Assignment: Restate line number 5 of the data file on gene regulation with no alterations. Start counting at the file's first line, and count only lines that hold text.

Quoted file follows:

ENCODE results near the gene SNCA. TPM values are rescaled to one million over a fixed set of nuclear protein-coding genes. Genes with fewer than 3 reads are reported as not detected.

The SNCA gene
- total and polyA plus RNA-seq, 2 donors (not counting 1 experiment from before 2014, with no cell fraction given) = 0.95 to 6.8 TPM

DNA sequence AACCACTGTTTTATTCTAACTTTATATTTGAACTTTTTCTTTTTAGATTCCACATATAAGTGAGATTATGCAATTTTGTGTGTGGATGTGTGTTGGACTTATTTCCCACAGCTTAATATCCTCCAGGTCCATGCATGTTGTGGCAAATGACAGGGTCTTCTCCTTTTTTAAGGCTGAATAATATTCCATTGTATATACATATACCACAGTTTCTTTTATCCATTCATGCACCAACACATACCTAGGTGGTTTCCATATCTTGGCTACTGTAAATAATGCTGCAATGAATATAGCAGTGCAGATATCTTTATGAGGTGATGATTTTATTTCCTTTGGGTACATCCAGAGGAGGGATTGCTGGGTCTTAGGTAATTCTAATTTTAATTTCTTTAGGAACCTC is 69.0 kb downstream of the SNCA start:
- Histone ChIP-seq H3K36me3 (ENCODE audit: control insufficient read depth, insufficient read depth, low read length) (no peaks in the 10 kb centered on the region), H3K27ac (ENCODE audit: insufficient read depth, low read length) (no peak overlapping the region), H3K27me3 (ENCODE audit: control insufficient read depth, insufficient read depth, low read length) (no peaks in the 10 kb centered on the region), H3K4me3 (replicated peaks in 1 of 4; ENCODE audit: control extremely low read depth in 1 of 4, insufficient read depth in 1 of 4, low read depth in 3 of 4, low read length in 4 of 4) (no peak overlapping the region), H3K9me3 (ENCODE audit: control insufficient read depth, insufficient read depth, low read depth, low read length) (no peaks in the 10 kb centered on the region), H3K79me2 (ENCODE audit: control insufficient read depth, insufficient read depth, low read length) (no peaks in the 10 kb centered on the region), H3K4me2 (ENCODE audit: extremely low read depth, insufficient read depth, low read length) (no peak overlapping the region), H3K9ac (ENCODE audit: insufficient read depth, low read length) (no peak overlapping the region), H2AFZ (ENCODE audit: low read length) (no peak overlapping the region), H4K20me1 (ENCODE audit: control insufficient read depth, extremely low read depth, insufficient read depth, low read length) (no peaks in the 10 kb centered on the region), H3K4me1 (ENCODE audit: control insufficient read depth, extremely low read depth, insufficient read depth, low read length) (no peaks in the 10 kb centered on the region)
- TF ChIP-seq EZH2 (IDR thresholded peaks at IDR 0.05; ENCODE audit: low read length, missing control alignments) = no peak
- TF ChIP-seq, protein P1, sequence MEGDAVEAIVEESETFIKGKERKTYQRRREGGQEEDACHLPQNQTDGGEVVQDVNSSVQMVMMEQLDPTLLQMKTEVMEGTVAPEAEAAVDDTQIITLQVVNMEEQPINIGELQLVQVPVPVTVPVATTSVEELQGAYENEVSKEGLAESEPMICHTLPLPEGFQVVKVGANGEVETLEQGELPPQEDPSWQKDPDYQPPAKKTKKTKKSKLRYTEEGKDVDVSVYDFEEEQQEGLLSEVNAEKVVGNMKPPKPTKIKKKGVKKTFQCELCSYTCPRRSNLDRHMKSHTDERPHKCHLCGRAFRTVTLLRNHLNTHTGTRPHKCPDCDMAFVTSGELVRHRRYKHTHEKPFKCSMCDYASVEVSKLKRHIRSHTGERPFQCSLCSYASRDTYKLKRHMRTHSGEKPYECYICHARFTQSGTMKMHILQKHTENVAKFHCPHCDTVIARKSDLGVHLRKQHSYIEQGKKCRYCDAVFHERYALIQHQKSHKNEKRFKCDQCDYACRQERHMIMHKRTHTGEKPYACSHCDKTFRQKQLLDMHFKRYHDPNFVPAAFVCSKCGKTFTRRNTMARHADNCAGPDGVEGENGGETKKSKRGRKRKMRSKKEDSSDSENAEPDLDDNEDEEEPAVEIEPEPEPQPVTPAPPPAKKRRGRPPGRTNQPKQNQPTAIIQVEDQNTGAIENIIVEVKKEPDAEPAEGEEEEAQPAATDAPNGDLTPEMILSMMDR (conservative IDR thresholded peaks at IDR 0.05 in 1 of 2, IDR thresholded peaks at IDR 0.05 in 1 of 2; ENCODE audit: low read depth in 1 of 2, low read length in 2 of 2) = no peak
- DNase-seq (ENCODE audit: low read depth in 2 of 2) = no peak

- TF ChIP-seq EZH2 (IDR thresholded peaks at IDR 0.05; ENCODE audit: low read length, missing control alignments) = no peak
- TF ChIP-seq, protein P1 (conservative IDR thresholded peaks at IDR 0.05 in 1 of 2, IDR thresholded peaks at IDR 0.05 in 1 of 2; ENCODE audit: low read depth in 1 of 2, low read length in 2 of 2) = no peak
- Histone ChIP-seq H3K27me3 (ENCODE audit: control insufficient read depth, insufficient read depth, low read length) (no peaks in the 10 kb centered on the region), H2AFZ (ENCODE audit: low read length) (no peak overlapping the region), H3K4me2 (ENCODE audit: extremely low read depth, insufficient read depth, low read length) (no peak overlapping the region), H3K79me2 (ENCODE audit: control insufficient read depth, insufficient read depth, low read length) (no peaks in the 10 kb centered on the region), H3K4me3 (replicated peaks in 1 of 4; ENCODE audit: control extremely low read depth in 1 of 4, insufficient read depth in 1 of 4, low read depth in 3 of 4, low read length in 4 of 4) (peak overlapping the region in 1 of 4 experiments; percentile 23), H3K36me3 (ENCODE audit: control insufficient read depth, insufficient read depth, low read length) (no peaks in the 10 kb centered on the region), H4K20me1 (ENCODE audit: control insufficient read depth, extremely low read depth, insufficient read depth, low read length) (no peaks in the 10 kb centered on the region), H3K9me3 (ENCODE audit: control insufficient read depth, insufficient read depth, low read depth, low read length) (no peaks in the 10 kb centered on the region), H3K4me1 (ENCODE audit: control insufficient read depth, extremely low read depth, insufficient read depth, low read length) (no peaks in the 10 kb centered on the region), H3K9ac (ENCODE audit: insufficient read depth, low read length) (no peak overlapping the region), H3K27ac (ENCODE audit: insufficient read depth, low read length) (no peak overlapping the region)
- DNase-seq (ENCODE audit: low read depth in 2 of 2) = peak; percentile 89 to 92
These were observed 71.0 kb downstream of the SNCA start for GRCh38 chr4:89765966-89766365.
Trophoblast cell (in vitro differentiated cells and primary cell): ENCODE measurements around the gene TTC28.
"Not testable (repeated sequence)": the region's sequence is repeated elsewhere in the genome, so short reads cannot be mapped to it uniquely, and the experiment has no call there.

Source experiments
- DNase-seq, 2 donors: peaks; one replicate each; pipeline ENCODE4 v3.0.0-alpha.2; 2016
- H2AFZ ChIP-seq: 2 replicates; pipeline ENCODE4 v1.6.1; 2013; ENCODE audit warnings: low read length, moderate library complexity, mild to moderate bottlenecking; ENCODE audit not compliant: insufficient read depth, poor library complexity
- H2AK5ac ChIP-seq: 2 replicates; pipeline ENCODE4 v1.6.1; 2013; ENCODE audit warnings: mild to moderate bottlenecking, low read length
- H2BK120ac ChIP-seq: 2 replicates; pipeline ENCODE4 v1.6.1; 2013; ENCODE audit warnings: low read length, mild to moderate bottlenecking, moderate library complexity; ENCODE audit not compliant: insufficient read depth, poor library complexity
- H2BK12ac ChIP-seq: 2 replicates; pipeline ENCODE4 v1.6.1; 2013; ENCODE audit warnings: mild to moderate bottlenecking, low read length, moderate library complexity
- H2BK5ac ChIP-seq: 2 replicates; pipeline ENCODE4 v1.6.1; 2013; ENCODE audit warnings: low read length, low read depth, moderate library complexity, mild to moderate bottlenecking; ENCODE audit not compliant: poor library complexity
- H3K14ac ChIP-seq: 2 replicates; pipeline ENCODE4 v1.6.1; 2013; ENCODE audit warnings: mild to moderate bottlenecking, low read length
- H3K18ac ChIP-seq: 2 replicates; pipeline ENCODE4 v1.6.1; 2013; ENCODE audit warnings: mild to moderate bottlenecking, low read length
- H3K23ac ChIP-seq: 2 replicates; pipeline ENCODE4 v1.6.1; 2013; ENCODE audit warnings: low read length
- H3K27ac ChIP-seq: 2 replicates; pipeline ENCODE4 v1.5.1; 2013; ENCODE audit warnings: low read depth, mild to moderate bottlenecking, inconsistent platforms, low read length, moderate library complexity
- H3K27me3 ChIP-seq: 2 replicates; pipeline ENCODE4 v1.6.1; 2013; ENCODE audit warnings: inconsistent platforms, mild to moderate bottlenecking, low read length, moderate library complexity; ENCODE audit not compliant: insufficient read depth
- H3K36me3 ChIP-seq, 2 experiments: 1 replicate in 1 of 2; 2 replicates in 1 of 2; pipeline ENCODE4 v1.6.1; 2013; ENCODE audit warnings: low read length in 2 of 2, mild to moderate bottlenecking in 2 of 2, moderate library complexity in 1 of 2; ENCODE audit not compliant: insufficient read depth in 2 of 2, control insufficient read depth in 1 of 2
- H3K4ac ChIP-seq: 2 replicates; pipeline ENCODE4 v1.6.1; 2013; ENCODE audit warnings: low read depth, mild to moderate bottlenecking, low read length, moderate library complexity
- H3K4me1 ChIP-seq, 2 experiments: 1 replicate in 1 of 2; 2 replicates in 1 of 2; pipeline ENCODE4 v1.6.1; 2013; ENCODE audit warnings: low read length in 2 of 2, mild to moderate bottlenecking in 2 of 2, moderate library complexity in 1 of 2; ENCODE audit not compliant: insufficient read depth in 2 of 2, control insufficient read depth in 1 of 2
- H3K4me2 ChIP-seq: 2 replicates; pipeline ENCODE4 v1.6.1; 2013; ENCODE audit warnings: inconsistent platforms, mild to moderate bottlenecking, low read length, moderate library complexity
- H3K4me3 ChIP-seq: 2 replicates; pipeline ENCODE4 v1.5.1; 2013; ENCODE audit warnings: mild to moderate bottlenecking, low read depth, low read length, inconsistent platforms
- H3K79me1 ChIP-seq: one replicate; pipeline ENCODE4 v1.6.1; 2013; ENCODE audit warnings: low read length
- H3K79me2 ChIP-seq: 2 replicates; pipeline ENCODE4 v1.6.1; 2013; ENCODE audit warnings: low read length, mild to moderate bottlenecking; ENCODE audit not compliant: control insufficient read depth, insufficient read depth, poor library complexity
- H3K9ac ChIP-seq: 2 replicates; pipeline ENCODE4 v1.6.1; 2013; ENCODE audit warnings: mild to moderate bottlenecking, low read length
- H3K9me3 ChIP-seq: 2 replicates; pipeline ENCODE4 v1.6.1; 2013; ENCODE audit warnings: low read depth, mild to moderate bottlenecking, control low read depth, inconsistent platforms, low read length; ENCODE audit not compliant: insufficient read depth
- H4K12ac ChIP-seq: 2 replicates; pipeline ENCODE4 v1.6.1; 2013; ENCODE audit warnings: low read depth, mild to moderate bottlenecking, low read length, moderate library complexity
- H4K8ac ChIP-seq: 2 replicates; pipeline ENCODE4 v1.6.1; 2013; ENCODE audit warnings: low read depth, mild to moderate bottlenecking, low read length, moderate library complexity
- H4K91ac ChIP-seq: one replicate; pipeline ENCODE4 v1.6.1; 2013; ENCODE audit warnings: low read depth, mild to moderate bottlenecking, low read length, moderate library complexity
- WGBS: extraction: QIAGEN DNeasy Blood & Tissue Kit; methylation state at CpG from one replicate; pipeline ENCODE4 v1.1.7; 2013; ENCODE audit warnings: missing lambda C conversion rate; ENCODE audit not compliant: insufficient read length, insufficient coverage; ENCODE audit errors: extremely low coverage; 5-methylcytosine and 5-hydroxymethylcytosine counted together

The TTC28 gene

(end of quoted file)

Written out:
- Histone ChIP-seq H3K36me3 (ENCODE audit: control insufficient read depth, insufficient read depth, low read length) (no peaks in the 10 kb centered on the region), H3K27ac (ENCODE audit: insufficient read depth, low read length) (no peak overlapping the region), H3K27me3 (ENCODE audit: control insufficient read depth, insufficient read depth, low read length) (no peaks in the 10 kb centered on the region), H3K4me3 (replicated peaks in 1 of 4; ENCODE audit: control extremely low read depth in 1 of 4, insufficient read depth in 1 of 4, low read depth in 3 of 4, low read length in 4 of 4) (no peak overlapping the region), H3K9me3 (ENCODE audit: control insufficient read depth, insufficient read depth, low read depth, low read length) (no peaks in the 10 kb centered on the region), H3K79me2 (ENCODE audit: control insufficient read depth, insufficient read depth, low read length) (no peaks in the 10 kb centered on the region), H3K4me2 (ENCODE audit: extremely low read depth, insufficient read depth, low read length) (no peak overlapping the region), H3K9ac (ENCODE audit: insufficient read depth, low read length) (no peak overlapping the region), H2AFZ (ENCODE audit: low read length) (no peak overlapping the region), H4K20me1 (ENCODE audit: control insufficient read depth, extremely low read depth, insufficient read depth, low read length) (no peaks in the 10 kb centered on the region), H3K4me1 (ENCODE audit: control insufficient read depth, extremely low read depth, insufficient read depth, low read length) (no peaks in the 10 kb centered on the region)